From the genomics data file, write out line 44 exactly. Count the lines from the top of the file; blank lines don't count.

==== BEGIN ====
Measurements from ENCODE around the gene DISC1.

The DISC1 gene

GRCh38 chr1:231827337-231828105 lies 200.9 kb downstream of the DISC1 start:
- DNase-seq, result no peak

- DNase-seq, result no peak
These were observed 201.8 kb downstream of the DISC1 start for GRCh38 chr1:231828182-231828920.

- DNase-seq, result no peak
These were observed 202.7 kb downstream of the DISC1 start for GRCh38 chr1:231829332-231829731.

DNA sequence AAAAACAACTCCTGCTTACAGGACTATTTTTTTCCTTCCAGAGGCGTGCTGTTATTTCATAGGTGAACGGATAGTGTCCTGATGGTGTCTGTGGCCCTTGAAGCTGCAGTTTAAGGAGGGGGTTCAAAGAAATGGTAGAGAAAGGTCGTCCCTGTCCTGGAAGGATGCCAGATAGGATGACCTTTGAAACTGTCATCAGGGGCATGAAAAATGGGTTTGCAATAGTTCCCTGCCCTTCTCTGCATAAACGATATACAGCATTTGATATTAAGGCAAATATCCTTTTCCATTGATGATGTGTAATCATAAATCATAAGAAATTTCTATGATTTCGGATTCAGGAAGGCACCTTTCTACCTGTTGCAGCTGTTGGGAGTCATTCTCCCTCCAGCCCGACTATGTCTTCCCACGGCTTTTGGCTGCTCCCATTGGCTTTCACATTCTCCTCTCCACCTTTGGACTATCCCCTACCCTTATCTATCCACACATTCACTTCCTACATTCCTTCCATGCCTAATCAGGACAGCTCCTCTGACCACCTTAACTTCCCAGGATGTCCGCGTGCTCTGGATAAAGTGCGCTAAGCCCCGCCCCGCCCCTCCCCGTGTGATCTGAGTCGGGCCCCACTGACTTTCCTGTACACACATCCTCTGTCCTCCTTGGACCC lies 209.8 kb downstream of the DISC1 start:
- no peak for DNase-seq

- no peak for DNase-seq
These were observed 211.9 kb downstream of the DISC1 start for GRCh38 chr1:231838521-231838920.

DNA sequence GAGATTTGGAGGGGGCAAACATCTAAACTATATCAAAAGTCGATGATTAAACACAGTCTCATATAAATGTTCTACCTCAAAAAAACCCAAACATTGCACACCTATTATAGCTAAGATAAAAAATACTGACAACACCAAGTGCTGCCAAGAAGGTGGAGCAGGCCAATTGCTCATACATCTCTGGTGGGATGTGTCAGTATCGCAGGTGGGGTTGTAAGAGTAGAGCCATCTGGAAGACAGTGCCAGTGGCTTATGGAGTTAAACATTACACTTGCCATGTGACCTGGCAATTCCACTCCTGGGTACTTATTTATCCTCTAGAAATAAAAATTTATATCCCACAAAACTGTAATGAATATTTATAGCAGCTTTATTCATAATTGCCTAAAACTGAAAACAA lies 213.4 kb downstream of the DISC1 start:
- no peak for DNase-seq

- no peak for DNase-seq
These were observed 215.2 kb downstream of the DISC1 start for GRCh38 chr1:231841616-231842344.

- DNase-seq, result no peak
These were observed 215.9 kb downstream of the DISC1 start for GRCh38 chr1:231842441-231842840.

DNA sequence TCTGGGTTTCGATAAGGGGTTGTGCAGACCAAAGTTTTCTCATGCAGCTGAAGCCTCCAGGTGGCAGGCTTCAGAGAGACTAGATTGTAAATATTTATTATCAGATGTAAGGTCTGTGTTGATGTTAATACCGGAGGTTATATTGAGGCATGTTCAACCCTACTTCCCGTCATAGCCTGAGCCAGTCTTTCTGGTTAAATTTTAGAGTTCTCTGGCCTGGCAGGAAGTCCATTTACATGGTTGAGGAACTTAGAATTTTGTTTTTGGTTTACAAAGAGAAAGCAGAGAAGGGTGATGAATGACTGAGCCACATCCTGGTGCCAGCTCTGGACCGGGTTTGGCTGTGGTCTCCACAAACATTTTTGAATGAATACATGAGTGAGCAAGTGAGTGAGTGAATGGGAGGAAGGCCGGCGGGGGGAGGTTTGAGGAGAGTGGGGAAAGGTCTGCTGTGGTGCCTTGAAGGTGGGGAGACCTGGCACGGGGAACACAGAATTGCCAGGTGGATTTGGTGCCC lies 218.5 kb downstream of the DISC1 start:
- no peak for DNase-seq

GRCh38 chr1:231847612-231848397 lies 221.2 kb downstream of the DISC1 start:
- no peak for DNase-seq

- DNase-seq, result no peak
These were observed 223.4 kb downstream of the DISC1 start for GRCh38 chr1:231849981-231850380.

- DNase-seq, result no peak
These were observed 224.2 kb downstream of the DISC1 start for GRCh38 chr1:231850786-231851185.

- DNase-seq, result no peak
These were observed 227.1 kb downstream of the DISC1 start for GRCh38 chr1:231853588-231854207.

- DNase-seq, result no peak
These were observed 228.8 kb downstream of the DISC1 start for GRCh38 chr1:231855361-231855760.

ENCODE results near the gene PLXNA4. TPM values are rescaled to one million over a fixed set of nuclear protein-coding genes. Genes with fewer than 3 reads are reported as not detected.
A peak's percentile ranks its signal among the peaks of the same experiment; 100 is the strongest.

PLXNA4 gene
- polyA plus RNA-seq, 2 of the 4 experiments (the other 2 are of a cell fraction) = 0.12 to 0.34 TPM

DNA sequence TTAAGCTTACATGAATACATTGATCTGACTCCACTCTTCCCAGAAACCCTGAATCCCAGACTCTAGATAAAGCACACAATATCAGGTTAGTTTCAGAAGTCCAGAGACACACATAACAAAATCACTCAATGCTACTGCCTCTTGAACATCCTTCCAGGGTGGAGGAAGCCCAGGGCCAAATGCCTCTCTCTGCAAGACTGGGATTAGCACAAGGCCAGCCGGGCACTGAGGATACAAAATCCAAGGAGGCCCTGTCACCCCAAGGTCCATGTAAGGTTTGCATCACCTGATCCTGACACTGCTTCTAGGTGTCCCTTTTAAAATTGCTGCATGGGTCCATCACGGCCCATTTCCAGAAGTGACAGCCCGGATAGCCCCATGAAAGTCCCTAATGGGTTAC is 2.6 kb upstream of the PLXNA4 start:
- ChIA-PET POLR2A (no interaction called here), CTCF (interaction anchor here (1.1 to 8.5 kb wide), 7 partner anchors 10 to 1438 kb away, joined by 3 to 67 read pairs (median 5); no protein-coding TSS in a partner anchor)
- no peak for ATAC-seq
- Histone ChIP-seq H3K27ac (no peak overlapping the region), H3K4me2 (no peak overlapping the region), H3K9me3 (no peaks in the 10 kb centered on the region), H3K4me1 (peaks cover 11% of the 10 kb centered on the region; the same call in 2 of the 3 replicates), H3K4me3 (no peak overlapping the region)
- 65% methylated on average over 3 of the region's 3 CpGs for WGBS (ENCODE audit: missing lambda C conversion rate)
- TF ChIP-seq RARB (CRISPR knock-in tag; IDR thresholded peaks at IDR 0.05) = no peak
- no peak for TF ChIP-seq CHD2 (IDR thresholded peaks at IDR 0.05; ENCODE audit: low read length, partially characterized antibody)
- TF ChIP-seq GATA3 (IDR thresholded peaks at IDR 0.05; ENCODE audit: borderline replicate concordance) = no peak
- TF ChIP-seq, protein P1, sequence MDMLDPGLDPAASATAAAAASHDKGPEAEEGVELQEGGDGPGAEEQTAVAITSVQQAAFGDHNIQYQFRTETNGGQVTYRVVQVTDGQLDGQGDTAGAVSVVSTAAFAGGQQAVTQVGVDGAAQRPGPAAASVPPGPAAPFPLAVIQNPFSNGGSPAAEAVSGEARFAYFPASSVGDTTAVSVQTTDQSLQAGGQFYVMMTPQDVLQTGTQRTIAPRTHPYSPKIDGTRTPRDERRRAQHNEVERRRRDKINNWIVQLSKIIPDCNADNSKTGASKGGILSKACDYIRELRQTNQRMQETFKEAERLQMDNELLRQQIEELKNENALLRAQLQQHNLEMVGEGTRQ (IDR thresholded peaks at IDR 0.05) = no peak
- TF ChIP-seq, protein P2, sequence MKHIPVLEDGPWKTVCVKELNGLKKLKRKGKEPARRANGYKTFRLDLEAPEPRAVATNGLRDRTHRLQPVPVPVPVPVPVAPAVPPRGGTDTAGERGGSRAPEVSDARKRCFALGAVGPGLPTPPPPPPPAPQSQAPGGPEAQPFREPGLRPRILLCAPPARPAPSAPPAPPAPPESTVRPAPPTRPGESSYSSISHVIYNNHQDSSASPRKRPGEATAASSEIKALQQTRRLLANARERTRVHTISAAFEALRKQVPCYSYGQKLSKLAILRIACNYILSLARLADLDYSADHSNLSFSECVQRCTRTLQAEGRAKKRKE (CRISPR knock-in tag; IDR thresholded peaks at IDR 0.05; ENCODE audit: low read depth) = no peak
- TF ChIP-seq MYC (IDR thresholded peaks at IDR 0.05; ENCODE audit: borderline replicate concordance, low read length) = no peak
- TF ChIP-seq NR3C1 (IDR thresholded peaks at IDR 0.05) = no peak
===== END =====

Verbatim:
- TF ChIP-seq, protein P2, sequence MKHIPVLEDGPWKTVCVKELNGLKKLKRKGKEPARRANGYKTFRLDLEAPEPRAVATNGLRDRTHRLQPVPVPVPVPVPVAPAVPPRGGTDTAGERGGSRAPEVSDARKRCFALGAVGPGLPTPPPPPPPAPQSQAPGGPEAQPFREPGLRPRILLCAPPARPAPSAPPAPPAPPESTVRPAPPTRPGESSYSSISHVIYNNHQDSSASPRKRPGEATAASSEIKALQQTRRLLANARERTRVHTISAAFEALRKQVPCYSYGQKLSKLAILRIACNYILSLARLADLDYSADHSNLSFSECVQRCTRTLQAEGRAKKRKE (CRISPR knock-in tag; IDR thresholded peaks at IDR 0.05; ENCODE audit: low read depth) = no peak